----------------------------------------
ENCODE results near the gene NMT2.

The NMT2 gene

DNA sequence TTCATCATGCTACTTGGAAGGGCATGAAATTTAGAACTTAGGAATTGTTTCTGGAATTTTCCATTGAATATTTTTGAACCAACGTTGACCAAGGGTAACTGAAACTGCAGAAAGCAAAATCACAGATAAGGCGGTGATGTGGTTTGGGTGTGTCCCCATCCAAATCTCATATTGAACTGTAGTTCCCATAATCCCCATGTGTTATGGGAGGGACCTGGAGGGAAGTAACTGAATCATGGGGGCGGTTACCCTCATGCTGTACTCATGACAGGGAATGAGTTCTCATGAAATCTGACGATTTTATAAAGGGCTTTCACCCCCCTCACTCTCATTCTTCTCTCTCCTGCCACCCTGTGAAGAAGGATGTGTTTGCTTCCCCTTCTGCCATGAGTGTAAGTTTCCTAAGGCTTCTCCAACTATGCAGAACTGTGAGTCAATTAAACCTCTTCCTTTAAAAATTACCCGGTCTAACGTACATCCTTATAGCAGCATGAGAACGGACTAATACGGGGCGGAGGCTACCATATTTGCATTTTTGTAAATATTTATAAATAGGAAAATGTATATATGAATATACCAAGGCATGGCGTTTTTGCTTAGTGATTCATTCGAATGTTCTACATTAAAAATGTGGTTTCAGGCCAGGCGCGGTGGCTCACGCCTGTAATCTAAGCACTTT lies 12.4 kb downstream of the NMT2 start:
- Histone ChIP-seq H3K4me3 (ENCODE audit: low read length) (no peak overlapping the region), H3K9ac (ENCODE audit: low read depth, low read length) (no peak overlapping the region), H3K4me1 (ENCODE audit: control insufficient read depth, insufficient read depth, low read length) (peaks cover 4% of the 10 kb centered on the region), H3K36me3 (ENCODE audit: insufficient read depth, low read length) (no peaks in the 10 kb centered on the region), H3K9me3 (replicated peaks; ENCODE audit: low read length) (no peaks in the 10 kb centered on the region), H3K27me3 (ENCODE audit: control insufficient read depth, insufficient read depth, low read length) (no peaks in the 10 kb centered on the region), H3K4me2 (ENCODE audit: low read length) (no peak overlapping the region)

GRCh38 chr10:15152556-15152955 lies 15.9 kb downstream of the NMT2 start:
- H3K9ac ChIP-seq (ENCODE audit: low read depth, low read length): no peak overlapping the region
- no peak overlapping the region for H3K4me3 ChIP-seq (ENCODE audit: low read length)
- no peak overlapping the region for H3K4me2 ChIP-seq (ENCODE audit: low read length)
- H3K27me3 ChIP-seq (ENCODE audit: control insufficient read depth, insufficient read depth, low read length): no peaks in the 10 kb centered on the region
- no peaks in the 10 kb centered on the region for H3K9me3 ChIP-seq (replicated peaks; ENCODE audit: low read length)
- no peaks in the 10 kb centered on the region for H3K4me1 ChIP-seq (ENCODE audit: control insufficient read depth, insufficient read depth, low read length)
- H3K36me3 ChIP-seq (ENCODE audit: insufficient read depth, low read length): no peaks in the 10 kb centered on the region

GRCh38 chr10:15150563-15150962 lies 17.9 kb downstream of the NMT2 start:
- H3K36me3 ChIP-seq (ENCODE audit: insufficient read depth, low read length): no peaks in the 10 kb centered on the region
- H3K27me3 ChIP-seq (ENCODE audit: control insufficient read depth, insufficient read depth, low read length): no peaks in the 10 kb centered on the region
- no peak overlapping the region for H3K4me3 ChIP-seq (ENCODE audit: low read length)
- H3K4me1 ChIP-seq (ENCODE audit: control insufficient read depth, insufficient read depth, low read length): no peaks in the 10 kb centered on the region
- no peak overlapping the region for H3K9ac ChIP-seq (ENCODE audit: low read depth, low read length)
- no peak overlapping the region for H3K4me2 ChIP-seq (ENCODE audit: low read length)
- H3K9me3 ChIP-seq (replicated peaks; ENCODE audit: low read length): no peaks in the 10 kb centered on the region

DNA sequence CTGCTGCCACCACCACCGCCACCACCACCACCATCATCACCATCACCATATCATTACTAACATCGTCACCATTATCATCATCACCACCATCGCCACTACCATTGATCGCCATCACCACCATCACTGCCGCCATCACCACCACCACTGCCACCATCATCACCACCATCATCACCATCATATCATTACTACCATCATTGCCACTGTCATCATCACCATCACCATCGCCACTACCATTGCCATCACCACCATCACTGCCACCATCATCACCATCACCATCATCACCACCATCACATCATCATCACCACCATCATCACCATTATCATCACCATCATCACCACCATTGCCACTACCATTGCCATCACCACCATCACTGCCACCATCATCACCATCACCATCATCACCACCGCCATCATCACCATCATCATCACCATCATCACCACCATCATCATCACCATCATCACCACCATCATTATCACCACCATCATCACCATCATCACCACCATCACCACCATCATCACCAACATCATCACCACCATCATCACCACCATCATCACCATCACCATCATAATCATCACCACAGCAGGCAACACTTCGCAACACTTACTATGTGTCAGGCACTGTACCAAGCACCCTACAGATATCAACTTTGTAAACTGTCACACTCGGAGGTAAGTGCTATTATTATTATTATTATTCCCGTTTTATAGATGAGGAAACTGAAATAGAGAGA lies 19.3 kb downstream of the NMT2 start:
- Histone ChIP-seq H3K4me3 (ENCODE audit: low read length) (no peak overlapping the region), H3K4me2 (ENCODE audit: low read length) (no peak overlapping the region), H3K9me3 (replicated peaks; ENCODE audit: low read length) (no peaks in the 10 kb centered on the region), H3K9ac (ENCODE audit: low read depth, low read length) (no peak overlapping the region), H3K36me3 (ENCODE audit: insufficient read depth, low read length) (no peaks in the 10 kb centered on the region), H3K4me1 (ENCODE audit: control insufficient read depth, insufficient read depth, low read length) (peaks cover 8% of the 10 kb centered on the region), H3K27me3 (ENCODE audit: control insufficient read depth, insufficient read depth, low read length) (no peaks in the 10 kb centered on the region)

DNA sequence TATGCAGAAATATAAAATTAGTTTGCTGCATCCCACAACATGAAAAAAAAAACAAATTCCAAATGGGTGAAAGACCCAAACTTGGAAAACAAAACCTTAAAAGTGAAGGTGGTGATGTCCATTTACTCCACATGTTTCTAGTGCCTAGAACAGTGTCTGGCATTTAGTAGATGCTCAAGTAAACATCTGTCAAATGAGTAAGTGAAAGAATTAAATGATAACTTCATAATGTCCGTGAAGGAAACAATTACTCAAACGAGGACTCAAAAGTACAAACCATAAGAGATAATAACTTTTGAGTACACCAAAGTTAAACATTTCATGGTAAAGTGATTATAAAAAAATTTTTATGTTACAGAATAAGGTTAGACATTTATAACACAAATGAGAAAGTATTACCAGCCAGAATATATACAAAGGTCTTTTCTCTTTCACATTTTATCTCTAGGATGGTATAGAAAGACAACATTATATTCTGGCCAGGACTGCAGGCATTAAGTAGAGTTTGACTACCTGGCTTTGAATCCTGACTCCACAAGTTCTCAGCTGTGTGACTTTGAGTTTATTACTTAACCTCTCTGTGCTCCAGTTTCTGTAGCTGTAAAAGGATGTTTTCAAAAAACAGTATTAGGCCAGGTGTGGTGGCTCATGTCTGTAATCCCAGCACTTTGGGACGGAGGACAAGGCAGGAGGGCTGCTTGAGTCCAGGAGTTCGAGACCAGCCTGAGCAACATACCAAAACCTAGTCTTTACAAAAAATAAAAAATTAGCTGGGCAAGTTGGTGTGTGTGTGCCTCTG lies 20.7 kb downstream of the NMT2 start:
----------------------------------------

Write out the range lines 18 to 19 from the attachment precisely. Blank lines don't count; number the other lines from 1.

- no peak overlapping the region for H3K9ac ChIP-seq (ENCODE audit: low read depth, low read length)
- no peak overlapping the region for H3K4me2 ChIP-seq (ENCODE audit: low read length)